Practically anyone else, like characters that aren’t aware spasmed may or may not be acknowledged as a word.

Characters who write nonfiction or are well-educated with a superiority complex would almost scoff at spasmed—they certainly wouldn’t think it or say it. On the other hand, a character could be faking these things and misuse the word spasmed.

Obviously, this is too much analysis of spasmed, but the same thought can be given to characters’ crutch words and slang authors integrate into their novels.

So, is spasmed a word and would a character use it?
Yes. And maybe.

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Analyzing words and their usage doesn’t always result in clear answers. What word problems have you struggled with, and what did you decide?

Join Amy Alessio tomorrow for a laugh out loud reader roundup!

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Bio:

Kristin Anders is a freelance romance-genre editor who loves long dark moments and em dashes. She was a paralegal for six years before starting a romance blog so she could receive an ARC of Monica McCarty’s next Scottish Historical. Soon after, Kristin became a member of Romance Writers of America, joined a local chapter, and landed an internship with Entangled Publishing. She now attends writing and editing workshops, edits romance novels full time, and lives happily ever after.

The Romantic Editor Website

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Discussion

18 Responses to “When Is a Word Not a Word with Kristin Anders”

  1. Hey Kristin, :) A word is also not a word when it’s in a foreign language, yet used every day in English, e.g. forte, joie de vivre, ciao. Somebody needs to teach Word these things. BTW, I didn’t know there was such a word as verbing. Huh.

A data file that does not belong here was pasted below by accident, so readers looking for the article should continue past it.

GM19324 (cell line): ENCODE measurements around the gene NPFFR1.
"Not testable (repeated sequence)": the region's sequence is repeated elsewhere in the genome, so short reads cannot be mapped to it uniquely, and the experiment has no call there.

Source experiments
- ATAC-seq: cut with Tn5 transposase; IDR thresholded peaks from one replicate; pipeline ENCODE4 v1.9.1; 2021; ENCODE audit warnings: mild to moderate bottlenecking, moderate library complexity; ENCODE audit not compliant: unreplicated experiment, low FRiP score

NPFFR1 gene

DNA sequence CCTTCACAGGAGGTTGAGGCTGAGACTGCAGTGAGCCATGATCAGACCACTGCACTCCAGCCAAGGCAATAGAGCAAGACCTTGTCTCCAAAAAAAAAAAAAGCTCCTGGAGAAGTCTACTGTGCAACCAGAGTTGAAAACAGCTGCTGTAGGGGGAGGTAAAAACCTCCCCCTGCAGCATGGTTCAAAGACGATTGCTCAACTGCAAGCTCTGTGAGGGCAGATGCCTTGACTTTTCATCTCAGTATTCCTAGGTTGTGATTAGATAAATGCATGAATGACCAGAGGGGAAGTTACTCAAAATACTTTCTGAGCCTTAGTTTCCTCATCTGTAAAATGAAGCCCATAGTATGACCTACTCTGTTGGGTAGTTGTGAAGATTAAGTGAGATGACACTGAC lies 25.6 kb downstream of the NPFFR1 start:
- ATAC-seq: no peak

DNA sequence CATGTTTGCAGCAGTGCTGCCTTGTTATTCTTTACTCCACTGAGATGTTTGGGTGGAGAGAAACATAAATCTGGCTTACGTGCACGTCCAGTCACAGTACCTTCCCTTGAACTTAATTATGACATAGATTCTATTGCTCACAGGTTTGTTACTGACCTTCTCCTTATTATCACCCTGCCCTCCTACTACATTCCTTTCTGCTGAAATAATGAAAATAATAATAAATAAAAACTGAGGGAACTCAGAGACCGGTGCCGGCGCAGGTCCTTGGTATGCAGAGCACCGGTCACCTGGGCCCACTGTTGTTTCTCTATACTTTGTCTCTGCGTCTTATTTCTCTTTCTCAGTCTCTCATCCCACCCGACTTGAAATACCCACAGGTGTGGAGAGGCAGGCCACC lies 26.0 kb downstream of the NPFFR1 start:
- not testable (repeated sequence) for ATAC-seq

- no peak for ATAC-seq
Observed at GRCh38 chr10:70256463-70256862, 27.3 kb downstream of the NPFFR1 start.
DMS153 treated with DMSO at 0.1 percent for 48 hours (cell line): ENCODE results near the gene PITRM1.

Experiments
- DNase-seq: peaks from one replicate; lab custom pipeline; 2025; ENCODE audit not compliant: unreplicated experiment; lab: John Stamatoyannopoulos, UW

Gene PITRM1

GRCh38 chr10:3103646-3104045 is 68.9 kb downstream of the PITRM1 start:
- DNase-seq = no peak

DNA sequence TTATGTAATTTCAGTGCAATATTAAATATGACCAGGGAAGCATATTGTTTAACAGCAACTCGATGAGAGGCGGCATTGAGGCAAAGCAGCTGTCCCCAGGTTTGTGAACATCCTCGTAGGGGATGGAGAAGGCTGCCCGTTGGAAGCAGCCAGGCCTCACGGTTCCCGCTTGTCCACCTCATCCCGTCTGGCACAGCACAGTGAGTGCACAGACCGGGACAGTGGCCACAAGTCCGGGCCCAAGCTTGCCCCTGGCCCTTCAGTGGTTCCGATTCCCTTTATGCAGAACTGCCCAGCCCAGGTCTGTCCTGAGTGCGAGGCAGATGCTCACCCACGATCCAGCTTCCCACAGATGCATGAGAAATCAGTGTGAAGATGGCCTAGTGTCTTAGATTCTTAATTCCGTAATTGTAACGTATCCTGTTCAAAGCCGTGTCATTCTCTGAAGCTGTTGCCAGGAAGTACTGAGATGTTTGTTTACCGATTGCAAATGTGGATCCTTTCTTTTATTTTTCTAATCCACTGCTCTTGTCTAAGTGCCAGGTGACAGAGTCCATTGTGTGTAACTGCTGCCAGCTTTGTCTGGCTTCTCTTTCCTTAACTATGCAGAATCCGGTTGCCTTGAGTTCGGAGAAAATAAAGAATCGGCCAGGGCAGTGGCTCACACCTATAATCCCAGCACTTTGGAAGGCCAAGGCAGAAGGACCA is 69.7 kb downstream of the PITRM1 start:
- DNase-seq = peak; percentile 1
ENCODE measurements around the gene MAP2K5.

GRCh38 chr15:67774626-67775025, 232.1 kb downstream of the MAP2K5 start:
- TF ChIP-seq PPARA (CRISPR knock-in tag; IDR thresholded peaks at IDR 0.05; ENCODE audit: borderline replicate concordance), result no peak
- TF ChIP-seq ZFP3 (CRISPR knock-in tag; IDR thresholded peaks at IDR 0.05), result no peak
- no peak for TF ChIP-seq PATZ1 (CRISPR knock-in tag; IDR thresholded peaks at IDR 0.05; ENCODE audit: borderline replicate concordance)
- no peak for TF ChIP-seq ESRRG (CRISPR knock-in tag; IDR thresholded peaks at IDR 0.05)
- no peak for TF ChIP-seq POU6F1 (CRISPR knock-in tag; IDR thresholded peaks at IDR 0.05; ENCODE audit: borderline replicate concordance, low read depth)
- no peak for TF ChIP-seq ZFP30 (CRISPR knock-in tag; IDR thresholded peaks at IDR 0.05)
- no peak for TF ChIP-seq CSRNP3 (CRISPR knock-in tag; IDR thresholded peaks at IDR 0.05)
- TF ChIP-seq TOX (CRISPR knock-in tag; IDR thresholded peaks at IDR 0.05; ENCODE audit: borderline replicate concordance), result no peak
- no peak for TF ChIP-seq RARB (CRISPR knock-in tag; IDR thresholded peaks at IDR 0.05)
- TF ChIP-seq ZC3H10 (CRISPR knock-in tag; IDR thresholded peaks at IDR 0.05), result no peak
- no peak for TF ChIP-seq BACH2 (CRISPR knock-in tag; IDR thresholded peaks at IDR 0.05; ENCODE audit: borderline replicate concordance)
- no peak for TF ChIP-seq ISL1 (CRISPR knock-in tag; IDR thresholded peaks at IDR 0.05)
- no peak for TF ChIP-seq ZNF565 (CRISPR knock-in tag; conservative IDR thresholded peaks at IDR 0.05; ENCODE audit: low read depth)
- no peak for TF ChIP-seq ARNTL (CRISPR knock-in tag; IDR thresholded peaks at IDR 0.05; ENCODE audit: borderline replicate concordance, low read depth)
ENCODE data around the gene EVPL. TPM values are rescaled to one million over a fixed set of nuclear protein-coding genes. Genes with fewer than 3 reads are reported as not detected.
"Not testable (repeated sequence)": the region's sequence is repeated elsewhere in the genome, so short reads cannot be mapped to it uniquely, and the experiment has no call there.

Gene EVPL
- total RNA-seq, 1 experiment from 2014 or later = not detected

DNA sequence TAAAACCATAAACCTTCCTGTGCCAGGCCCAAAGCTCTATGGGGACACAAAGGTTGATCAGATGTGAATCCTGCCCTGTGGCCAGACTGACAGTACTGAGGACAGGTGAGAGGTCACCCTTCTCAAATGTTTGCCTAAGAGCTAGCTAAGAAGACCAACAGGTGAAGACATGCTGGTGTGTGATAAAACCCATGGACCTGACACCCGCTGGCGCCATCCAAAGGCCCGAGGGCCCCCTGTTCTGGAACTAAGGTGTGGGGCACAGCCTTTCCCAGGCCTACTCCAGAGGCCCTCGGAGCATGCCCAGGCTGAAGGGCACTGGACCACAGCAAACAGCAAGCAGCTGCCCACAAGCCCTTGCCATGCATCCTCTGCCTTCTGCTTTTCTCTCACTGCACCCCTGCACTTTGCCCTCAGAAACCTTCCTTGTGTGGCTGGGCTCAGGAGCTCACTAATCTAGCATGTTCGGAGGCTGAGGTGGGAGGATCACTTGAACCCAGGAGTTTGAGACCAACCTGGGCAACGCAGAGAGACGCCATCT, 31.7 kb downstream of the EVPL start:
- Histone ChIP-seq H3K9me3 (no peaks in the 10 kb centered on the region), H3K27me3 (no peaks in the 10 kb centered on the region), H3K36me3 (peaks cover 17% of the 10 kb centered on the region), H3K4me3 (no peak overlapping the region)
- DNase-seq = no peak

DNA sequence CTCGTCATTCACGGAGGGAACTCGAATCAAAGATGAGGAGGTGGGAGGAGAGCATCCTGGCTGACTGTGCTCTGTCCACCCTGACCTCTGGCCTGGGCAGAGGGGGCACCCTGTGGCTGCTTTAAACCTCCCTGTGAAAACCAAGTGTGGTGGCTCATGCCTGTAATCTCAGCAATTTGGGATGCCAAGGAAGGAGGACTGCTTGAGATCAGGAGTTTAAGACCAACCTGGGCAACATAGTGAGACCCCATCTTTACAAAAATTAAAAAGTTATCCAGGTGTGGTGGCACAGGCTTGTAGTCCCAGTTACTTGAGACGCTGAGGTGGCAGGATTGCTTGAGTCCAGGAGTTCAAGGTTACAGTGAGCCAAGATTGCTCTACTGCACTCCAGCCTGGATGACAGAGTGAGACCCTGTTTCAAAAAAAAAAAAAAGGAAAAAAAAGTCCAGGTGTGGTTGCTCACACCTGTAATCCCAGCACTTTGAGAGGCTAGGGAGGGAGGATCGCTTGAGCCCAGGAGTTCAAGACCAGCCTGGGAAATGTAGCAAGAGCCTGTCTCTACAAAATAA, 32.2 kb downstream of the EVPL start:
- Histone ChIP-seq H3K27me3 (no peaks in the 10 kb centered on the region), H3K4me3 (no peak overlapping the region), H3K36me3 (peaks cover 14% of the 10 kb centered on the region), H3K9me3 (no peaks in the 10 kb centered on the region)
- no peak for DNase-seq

Posted by Joan Leacott | September 6, 2013, 9:29 am
  2. I’m a word geek – this is my kind of post! The biggest (or most frequent) problem I have is American vs. British slang and idioms. I lived in England just long enough to pick up a lot of words and phrases that are in common use in the U.K. but aren’t familiar to most Americans. My husband is British and we watch a lot of British TV shows, which keeps these words and phrases in my head.

    I have occasionally tripped up over American words, too – the most embarrassing was “lave” vs. “lathe.” One I come across in fiction frequently is “timber” vs. “timbre.” Don’t get me started!

    Posted by Becke Martin Davis | September 6, 2013, 9:46 am
    • Ha! I can just see it now. “The timber in his voice.”

      No, no. That’s a tree.

      But for the idioms, I’ve seen authors introduce them, them exain them in clever ways. Maybe someone will say the idiom and the person who’s POV we’re in will react to it internally. In a way that clarifies the meaning.

      Posted by Kristin Anders | September 6, 2013, 10:24 am
  3. Thanks for clarifying how to spell “spasmed,” which I have used in writing. Word didn’t like anyway I wrote it! Now I’ll just add it to the dictionary. I’ve never heard “verbing” either. Certainly shorter than the more “correct” LOL “turning a noun into a verb.” Interesting post.

    Posted by Marsha R. West | September 6, 2013, 9:48 am
  4. (this was posted in response to our newsletter)